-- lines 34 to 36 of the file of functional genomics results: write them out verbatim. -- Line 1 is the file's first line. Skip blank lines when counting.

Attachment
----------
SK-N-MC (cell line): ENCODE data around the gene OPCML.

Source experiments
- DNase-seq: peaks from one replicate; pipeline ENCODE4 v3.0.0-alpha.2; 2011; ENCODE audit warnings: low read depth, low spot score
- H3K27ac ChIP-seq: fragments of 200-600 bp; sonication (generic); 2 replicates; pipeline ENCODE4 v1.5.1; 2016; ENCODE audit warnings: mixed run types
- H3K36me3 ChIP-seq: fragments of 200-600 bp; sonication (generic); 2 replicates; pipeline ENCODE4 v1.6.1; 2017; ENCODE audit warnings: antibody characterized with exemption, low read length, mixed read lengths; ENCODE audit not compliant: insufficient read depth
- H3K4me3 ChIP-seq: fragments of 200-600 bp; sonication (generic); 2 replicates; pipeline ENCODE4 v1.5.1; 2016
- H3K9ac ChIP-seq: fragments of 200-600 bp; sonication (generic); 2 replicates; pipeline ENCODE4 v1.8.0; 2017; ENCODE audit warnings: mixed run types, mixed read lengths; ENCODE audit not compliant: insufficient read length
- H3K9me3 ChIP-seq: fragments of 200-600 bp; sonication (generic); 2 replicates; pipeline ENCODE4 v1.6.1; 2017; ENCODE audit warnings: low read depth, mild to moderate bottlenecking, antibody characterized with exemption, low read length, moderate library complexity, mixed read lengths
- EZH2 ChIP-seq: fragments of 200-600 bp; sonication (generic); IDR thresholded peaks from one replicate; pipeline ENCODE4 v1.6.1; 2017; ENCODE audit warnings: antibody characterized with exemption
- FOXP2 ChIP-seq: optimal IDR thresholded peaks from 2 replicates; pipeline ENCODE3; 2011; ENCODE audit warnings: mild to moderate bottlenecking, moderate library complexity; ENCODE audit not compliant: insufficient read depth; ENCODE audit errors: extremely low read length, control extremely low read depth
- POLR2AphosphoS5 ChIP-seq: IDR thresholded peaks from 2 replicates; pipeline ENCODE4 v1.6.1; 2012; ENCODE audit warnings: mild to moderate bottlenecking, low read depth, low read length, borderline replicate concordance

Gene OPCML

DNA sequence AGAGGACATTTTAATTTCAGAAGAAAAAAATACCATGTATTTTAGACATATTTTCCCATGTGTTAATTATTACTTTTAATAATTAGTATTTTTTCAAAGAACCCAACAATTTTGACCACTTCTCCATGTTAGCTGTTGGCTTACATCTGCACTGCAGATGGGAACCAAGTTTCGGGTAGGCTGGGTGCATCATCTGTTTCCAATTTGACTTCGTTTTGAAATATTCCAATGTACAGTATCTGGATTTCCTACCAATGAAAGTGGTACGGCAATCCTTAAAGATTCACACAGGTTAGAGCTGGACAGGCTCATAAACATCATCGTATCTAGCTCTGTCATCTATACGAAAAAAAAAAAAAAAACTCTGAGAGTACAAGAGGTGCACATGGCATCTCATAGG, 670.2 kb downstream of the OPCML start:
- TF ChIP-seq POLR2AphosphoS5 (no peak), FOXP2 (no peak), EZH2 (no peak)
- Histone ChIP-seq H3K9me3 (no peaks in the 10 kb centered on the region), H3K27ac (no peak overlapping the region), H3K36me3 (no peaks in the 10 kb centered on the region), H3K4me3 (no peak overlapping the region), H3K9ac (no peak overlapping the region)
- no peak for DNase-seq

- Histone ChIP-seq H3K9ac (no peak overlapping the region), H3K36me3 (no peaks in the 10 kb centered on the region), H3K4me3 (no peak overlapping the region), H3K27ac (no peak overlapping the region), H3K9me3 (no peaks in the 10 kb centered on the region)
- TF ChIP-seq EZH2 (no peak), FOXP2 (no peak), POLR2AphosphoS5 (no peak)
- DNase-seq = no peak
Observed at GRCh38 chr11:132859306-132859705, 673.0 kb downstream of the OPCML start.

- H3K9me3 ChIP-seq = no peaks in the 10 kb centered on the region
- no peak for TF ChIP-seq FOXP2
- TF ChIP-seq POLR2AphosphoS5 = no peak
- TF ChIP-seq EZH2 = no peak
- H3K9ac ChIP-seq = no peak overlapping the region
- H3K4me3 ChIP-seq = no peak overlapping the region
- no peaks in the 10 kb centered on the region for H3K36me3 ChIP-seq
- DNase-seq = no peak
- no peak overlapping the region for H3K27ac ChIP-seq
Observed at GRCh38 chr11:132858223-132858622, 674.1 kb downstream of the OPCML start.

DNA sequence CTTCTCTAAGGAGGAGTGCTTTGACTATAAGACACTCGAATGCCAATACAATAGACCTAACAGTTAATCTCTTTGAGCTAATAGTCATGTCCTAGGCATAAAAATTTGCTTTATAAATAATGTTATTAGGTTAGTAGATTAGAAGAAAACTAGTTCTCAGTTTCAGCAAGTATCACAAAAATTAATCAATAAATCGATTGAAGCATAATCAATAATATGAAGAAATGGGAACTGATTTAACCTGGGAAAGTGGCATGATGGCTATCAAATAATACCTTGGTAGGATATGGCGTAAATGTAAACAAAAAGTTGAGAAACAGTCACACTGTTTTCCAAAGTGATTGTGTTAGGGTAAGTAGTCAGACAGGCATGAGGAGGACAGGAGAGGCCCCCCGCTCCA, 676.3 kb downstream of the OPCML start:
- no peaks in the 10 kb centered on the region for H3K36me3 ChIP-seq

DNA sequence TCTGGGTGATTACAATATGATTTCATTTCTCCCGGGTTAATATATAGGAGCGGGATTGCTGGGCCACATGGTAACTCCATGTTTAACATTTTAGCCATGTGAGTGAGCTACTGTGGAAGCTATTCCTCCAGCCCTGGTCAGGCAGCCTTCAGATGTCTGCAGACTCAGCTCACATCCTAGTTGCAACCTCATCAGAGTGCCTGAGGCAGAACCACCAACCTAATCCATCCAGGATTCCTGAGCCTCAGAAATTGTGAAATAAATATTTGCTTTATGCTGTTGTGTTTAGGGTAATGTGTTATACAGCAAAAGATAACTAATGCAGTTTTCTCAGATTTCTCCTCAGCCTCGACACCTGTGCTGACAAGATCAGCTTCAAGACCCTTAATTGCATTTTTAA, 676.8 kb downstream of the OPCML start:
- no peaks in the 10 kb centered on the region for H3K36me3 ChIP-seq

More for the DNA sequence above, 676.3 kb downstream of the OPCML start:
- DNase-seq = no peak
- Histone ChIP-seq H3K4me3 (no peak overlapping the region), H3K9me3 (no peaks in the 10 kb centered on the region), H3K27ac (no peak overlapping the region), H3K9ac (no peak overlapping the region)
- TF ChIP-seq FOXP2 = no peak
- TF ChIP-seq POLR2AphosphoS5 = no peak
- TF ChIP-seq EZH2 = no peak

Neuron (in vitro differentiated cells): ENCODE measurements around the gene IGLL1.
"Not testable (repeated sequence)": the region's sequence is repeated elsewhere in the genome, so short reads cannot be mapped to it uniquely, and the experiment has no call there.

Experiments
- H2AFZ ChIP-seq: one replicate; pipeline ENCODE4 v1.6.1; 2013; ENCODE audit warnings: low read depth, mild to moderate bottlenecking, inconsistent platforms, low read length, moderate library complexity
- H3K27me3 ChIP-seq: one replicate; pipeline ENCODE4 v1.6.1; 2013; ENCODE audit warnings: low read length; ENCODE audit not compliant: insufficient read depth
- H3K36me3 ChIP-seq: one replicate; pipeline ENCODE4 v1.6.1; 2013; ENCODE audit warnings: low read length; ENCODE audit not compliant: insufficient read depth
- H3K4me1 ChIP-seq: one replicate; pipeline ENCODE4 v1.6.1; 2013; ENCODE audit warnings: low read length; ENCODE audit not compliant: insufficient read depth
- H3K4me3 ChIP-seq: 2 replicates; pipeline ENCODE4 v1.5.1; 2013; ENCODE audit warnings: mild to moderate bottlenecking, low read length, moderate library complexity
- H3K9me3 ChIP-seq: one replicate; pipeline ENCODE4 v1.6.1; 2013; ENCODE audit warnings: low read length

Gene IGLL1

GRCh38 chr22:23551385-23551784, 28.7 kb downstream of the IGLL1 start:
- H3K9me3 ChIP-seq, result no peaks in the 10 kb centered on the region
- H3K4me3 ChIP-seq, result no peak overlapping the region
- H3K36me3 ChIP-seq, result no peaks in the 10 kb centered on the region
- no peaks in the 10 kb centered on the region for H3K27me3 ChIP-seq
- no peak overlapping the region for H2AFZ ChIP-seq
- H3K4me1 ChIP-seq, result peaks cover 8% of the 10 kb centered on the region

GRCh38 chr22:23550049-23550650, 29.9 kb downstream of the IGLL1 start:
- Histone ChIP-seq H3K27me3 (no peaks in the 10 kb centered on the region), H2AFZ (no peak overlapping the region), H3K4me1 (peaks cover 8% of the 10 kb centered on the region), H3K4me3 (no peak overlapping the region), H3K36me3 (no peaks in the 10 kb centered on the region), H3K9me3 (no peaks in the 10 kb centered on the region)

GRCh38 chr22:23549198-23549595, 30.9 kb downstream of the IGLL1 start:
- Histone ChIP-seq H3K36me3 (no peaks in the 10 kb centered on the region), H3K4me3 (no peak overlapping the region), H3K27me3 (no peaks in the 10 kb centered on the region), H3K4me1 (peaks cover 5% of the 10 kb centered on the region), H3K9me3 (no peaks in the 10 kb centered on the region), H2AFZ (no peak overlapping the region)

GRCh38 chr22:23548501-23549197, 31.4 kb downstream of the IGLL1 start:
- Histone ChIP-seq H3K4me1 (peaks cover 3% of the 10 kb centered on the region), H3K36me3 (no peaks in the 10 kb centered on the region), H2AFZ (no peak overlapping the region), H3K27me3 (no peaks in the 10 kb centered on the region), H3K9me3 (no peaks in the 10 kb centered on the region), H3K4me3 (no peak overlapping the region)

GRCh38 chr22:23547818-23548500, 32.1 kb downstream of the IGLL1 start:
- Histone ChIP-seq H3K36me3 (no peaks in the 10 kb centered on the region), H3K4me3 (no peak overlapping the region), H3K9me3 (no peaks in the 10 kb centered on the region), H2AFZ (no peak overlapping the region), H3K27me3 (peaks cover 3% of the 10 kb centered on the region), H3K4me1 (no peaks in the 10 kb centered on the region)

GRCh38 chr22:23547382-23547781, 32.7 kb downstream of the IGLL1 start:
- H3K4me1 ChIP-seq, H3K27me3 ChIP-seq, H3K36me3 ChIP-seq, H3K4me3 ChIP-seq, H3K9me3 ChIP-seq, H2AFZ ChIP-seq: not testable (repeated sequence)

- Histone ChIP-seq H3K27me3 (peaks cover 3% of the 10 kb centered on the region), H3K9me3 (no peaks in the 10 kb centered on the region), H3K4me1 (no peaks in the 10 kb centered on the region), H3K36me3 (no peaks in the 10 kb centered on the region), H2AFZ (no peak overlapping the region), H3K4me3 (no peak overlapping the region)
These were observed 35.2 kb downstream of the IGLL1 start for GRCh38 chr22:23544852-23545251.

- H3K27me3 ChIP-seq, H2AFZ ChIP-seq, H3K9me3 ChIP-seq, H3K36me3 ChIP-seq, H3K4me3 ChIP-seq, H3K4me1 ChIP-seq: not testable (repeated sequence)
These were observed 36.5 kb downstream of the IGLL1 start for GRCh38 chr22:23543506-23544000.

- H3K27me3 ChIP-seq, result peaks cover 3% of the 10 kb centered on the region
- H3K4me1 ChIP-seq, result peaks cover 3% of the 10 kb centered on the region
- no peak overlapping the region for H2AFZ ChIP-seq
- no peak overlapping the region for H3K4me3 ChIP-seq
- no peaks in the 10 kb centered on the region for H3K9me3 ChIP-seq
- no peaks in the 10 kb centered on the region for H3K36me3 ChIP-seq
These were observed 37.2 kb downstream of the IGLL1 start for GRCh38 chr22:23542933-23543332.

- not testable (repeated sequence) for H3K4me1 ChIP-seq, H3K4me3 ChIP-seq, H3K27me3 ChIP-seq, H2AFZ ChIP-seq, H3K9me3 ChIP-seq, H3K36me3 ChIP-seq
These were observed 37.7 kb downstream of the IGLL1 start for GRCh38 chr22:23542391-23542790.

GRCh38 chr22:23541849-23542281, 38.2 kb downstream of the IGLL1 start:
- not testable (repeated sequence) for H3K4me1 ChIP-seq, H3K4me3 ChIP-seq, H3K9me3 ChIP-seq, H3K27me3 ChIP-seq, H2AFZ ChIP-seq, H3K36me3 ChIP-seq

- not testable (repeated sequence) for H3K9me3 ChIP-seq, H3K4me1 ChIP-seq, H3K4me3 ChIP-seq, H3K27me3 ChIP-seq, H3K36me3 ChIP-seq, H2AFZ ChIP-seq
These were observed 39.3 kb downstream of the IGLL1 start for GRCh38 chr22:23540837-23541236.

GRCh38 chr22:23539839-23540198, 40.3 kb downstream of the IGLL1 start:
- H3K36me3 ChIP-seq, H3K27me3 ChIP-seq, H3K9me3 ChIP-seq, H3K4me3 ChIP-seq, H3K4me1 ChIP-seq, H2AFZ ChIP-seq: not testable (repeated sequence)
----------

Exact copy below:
- no peaks in the 10 kb centered on the region for H3K36me3 ChIP-seq

More for the DNA sequence above, 676.3 kb downstream of the OPCML start:
- DNase-seq = no peak